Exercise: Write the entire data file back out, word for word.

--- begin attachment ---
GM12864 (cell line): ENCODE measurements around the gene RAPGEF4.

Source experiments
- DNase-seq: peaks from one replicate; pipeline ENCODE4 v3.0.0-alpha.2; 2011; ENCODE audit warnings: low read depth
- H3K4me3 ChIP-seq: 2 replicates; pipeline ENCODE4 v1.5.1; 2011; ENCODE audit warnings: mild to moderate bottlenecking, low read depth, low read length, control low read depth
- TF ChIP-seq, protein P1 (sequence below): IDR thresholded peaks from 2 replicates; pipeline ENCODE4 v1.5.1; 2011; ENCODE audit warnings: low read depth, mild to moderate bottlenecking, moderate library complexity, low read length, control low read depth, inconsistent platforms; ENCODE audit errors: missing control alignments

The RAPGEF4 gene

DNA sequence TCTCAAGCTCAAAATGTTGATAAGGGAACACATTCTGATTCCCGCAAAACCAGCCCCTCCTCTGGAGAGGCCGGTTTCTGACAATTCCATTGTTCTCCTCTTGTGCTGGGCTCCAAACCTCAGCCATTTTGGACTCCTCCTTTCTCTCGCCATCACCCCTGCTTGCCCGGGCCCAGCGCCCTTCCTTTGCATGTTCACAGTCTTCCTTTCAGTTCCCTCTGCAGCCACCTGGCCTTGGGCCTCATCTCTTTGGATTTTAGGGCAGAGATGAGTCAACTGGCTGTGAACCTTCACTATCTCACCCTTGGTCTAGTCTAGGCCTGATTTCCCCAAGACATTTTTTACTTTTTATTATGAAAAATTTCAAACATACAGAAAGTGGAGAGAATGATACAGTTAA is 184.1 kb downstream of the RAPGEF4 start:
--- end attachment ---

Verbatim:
GM12864 (cell line): ENCODE measurements around the gene RAPGEF4.

Source experiments
- DNase-seq: peaks from one replicate; pipeline ENCODE4 v3.0.0-alpha.2; 2011; ENCODE audit warnings: low read depth
- H3K4me3 ChIP-seq: 2 replicates; pipeline ENCODE4 v1.5.1; 2011; ENCODE audit warnings: mild to moderate bottlenecking, low read depth, low read length, control low read depth
- TF ChIP-seq, protein P1 (sequence below): IDR thresholded peaks from 2 replicates; pipeline ENCODE4 v1.5.1; 2011; ENCODE audit warnings: low read depth, mild to moderate bottlenecking, moderate library complexity, low read length, control low read depth, inconsistent platforms; ENCODE audit errors: missing control alignments

The RAPGEF4 gene

DNA sequence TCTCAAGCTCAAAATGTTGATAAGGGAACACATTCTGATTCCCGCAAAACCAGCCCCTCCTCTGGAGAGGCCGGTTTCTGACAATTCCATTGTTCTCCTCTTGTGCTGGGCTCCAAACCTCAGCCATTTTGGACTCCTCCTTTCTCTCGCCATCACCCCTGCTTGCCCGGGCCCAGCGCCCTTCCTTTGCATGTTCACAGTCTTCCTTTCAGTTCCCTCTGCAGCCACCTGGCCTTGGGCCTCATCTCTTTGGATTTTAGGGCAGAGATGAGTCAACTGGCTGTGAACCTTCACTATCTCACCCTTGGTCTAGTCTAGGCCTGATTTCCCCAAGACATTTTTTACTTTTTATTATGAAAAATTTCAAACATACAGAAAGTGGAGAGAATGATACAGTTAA is 184.1 kb downstream of the RAPGEF4 start: